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Authors: Mittal, A. K.
Issue Date: 1994
Abstract: Asymmetric structures when subjected to earthquake ground motion will undergo torsional vibration in addition to lateral oscillations. In elastic region, the lateral-torsional coupled response is characterized by the structural eccentricity, uncoupled frequency ratio (UFR) and damping. In inelastic region, the force-deformation characteristics of the lateral resisting elements are the added system parameters. The observations made by various researchers regarding inelastic torsional response of eccentric system are contradictory and do not provide a satisfactory design criterion. The effects of uncoupled frequency ratio (UFR) on inelastic response have not been understood and UFR has been defined in three different ways. Till 1990, a single system was used by the researchers which cannot represent all types of eccentric structures occurring in practice. Later, a set of nine single storey model was introduced. When a structure is excited well into the inelastic range and an element yields, the centre of resistance no longer remains constant. The past studies have considered strength eccentricity as a constant parameter and concluded that the strength eccentricity cannot be an effective criterion. This is not true. The key is to consider a variable strength eccentricity based on the system parameters to account for different types of eccentric systems. The main objectives of this study are to critically review the codal provisions to assess the additional ductility demand on eccentric systems and to develop improved torsional provisions that account for system parameters related to stiffness and mass distribution. iv Nine generalized single-storey mono-symmetric three element models representing a wide range of stiffness distribution of asymmetric structures are identified. SOOE component of the El Centro earthquake of 1940 is used for seismic response which is still considered to be a very severe earthquake. The equations of motion are solved by step by step integration method. The effects of uncoupled frequency ratio and its various definitions on inelastic torsional response of asymmetric systems are investigated. A mass distribution representative of that in real buildings is identified. The maximum values of mass eccentricity for regular eccentric and irregular eccentric buildings are estimated. The range of variation of eccentricity is limited accordingly. It is shown that the torsional response of all types of eccentric systems with UFR equal to 1.0 is not critical as assumed in most of the previous studies. Therefore, determination of UFR for each eccentric system according to proposed mass distribution is necessary. Using the generalized models, the torsional provisions given in Uniform Building Code of U.S.A 1991, New Zealand Code (NZS-4203) 1992, National Building Code of Canada 1990, Mexican Code 1987 and Bureau Of Indian Standard (IS-1893) 1984 are critically examined. The current torsional provisions in the seismic codes based on the design coefficients a, £ and 5 do not consider all the system parameters except for structural eccentricity. Thus they lead to non-uniform distribution of the additional ductility demand on the elements. Therefore, they do not provide an economical solution. Nine generalized models with three different uncoupled lateral time periods (0.25 sec, 1.0 sec and 2.0 sec) are considered to investigate the effects of strength eccentricity on additional ductility demand on edge elements. The value of structural eccentricity is varied at 1/10 interval and the value of strength eccentricity is varied at 1/6 interval. Thus, a total of 27x11x6 analyses are carried out resulting in 27x11 sets of curves of ductility ratio of rigid-edge-element (REE) and flexible-edge-element (FEE) against normalized strength eccentricity. The intersection of ductility ratio curves of REE and FEE is referred to as effective strength eccentricity. It is found to be a function of structural eccentricity, stiffness eccentricity, torsional stiffness and uncoupled lateral time period of the system. The locus of these intersection points is used to derive the expression for effective design eccentricity that accounts for system parameters mentioned above. A procedure independent of design eccentricity is proposed for providing the additional strength to the system and its distribution among the elements. It permits greater freedom to the designer. The additional ductility demand on the elements of the systems designed based on the proposed formulation is almost nil, that is, much less than that given by Uniform Building Code of U.S.A. 1991, New Zealand Code (NZS-4203) 1992 and is comparable with that of National Building Code of Canada 1990. The overall increase in the strength of the system is least for the proposed formulation, while National Building Code of Canada 1990 requires consistently maximum increase in the overall strength of the system. The proposed formulation provides an effective and economical solution for the design of eccentric systems compared to those given by the various codes.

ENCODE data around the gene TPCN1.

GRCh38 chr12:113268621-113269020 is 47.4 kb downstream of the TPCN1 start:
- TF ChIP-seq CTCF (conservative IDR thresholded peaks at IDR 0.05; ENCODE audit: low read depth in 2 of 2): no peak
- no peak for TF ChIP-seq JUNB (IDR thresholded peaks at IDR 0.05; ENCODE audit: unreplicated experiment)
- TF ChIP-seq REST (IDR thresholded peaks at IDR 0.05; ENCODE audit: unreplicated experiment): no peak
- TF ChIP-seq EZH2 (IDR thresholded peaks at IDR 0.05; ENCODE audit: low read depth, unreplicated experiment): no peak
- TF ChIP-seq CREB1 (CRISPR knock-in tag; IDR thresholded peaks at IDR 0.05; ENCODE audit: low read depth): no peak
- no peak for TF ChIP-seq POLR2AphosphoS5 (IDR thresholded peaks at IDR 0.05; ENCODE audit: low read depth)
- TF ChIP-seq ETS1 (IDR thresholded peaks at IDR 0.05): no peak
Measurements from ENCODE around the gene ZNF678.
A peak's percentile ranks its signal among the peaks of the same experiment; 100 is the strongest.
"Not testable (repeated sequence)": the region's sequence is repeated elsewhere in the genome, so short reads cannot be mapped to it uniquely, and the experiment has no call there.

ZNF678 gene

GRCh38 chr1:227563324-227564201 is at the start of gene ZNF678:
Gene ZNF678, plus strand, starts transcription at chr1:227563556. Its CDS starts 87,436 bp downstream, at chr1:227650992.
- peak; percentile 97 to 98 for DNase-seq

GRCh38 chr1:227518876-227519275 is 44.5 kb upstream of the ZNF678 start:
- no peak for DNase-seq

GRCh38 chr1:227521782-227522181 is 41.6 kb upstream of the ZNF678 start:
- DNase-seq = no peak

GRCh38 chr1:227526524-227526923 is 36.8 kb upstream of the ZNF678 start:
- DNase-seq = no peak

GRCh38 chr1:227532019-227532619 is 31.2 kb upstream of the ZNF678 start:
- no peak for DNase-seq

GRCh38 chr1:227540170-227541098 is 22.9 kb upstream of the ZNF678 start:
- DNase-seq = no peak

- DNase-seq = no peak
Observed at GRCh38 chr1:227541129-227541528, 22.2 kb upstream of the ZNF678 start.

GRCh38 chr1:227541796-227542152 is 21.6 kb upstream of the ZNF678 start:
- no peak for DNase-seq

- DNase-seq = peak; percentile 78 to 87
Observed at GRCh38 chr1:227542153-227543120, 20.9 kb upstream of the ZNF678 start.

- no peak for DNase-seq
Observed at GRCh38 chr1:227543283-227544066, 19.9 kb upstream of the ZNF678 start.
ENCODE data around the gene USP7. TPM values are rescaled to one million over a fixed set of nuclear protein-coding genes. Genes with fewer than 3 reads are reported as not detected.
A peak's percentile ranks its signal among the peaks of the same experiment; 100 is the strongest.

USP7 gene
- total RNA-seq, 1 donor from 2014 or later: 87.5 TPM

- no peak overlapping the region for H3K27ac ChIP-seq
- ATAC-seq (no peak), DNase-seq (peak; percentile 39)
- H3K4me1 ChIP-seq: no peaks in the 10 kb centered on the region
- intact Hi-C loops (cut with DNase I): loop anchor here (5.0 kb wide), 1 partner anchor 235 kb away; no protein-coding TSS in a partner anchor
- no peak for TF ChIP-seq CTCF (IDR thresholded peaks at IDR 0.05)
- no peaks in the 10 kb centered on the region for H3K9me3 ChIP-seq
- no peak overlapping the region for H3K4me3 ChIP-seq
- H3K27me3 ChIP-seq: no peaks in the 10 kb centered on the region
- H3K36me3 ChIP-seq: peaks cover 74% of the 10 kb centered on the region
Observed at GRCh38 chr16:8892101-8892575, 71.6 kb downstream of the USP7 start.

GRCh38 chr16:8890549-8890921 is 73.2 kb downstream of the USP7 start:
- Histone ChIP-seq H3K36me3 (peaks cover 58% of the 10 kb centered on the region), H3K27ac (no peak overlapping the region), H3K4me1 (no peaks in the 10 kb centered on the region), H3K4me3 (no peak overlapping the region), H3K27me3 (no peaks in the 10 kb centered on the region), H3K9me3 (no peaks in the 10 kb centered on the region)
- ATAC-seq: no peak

Other Identifiers: Ph.D
Appears in Collections:DOCTORAL THESES (Civil Engg)

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